#Dataleaks happens to be the largest known personal data breach to date in South Africa. Picture: Flickr.com
#Dataleaks happens to be the largest known personal data breach to date in South Africa. Picture: Flickr.com

6 security tips to protect data online

By Marchelle Abrahams Time of article published Nov 13, 2017

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Industry expert offers pointers on how best to protect yourself from identity theft. 

Eighty-five percent of 10 billion banking interactions take place online, says FNB Consumer segment chief executive Dr Christoph Nieuwoudt.
If the data falls into the wrong hands, it could cause a cataclysmic shift and lead to economic meltdown.

It sounds like the premise for a movie on international espionage and data theft, but in recent weeks, a similar scenario played out.

Independent’s Business Report recently ran a story on the #Dataleaks saga where two developers ran an analysis of the data that made its way on to a public-facing server and discovered around 60million records.

Of those, 12.4 million are minors, which in theory means children and teenagers account for 29 percent of the data set. The data leak happens to be the largest known personal data breach in South Africa, putting people like you and me in danger of identity theft.

ESET South Africa territory account manager Keegan Ackerman shares tips on protecting your data.

Stop unknown downloads

“One of the ways data can become compromised is through ‘drive-by’ downloads from websites you are browsing,” says the privacy protection expert. “When you are browsing the internet, you need to be careful as a lot of websites, such as torrent downloaders and streaming sites, will download sniffers and keyloggers in the background.”

These are malware that secretly record your every keystroke, resulting in them stealing your personal information.

“This is why it is so important to have an anti-virus solution with a firewall to block the downloads.”

In September 2016, Yahoo was the victim of the biggest data breach in history. Picture: Flickr.com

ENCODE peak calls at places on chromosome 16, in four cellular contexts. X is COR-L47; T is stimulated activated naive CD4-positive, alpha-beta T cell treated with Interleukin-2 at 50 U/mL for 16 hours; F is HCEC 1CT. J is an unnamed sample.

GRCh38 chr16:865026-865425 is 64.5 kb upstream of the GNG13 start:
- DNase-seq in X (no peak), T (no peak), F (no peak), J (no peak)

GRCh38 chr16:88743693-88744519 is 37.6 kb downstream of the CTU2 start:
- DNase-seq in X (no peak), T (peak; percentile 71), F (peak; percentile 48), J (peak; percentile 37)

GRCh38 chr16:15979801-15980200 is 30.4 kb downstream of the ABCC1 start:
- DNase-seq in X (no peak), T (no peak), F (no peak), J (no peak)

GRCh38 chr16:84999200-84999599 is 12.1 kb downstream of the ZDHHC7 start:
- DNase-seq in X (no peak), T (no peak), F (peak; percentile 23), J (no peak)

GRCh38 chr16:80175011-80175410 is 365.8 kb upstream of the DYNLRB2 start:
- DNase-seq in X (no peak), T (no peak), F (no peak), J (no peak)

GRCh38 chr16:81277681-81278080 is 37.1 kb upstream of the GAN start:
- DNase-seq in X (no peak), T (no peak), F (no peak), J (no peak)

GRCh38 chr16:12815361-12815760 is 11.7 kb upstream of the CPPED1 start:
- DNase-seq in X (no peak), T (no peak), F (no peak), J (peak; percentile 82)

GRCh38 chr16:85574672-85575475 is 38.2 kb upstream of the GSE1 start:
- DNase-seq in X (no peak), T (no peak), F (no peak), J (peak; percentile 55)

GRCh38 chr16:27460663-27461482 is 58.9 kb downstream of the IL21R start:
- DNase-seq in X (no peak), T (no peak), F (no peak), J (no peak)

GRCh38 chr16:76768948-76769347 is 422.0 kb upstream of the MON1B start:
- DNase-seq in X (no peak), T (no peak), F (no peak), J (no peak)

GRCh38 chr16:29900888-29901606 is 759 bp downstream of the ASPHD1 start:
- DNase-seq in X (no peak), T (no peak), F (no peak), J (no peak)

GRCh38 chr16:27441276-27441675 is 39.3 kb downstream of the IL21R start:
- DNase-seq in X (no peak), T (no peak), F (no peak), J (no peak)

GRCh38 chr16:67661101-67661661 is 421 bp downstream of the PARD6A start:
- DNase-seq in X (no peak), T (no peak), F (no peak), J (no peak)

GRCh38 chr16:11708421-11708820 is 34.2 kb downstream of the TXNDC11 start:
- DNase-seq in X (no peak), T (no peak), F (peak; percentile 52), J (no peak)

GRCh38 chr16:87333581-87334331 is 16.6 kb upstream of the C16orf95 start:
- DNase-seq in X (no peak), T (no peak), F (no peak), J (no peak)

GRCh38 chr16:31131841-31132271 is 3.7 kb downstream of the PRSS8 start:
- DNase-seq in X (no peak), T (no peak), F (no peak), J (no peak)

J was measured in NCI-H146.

Beware of hot spots

The lure of free, public wi-fi is sometimes too hard to ignore. But Ackerman warns that public hot spots are easily compromised, “and you don’t know who else is connected and watching”.

If you can’t avoid using them, then stay clear of doing sensitive things like online banking.

Turn your Bluetooth off

“Bluetooth should be turned off when not in use as people can use this to gain access to your device,” says Ackerman. And if you’re being hacked via Bluetooth, your device will give no warning or indication that someone has accessed your information.

Only use secure websites

“Always make sure when sharing sensitive information with a service online that the website has “https” in the beginning, meaning it is a secure website.”

Use authentication security

It’s a schlep when you forget your e-mail password and Google sends you authentication codes, but that level of security is of the utmost importance.

“Make sure you use reputable cloud services for storing data and always opt for the highest level of security in terms of authentication such as 2 factor authentication.”

There’s huge costs for using free hotspots. Picture: Flickr.com

Security is a necessity, not a desire

“Having the correct security solutions on devices that house personal info is no longer nice to have,” says Ackerman. “A good, strong anti-virus with firewall abilities and encryption solutions are becoming easy to use solutions, and will make sure that even if your devices are stolen, that they won’t get access to your data.”

* Visit ESET South Africa’s website for more info

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